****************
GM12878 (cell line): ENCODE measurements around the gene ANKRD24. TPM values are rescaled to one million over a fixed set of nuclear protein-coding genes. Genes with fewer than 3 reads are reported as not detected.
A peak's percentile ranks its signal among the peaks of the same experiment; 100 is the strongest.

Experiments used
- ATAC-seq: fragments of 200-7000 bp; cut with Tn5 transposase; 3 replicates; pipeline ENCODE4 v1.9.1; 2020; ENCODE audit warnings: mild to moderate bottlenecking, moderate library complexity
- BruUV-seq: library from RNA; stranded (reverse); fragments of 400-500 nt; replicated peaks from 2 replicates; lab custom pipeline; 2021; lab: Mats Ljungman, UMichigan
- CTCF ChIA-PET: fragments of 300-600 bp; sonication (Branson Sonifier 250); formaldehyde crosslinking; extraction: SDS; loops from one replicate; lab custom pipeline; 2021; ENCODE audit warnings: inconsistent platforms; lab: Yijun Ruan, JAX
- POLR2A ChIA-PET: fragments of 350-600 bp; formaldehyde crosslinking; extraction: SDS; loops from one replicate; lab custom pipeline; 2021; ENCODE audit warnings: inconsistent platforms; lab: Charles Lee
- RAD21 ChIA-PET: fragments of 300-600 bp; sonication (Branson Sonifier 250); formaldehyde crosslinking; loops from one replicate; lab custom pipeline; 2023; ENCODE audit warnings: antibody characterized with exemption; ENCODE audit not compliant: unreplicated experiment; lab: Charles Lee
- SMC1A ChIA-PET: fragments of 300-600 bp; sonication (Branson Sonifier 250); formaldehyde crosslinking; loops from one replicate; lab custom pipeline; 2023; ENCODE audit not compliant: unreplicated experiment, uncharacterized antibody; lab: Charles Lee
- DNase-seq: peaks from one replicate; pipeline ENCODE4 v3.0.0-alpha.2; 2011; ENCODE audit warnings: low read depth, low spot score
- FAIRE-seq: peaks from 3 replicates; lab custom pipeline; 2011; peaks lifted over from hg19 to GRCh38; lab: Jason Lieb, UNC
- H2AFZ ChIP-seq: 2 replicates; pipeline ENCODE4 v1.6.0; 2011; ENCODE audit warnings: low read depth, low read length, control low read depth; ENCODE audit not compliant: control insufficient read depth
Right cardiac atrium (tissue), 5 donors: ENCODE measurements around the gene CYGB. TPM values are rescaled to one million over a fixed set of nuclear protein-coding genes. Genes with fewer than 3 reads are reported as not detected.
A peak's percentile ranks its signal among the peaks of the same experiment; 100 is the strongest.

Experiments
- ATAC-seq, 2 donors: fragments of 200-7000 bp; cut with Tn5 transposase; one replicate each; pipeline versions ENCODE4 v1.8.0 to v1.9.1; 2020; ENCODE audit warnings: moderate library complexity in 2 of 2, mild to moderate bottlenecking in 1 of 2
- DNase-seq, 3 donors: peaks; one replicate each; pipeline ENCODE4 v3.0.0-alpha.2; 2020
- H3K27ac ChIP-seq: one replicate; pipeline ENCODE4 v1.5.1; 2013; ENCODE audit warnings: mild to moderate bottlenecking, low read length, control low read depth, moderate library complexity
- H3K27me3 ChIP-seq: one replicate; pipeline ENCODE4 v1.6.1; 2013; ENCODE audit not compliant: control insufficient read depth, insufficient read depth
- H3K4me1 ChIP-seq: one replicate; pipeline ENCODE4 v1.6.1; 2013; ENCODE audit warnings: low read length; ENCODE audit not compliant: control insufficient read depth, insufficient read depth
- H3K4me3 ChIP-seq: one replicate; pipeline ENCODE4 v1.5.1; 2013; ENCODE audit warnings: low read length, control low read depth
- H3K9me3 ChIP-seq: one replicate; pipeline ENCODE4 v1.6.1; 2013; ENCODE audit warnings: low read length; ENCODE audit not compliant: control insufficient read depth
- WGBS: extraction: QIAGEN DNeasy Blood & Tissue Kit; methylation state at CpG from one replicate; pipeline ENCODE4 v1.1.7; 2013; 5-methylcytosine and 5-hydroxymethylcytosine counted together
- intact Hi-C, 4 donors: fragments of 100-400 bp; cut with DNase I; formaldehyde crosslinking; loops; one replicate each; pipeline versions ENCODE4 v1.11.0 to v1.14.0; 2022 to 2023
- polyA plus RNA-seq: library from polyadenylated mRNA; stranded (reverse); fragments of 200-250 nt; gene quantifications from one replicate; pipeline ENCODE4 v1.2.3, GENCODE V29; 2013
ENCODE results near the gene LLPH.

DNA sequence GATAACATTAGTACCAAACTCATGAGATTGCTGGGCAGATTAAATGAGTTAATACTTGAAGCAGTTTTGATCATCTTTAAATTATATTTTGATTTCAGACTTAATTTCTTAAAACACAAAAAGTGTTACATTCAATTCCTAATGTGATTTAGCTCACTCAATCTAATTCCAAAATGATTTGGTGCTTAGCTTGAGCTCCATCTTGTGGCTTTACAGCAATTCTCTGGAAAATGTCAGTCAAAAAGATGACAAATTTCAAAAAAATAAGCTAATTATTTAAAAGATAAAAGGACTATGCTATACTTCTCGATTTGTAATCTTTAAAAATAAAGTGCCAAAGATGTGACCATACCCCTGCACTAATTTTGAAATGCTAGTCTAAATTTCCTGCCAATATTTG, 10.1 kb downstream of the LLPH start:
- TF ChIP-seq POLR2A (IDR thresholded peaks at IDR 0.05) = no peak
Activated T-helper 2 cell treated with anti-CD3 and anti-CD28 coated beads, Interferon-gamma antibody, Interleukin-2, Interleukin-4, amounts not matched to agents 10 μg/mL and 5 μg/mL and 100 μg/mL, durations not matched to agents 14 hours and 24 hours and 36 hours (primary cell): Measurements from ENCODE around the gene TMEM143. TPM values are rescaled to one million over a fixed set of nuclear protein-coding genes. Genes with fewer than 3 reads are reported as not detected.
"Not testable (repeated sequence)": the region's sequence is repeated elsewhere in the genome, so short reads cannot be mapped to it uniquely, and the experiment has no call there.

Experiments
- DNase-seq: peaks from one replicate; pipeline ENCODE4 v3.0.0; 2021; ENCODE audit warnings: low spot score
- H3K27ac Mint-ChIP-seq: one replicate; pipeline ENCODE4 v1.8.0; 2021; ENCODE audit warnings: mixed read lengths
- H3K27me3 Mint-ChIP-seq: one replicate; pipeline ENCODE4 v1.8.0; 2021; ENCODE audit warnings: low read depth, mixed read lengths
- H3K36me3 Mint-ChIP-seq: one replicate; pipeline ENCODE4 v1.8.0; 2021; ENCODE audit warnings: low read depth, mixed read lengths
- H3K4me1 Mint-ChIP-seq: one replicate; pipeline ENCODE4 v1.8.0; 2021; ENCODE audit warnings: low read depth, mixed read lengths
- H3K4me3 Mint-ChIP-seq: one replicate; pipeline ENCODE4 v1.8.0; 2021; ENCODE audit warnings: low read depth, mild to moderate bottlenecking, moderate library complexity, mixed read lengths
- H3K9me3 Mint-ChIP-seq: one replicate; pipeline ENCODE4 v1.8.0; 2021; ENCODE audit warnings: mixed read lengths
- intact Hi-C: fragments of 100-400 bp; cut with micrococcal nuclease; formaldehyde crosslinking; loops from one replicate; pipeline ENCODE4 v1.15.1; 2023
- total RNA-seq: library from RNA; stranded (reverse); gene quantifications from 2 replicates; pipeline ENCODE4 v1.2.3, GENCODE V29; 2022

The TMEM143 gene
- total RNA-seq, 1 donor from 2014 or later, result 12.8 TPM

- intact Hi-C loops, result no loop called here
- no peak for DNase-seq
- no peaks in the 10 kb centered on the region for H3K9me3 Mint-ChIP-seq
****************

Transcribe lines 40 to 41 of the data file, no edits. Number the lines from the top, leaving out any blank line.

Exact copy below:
- total RNA-seq: library from RNA; stranded (reverse); gene quantifications from 2 replicates; pipeline ENCODE4 v1.2.3, GENCODE V29; 2022

The TMEM143 gene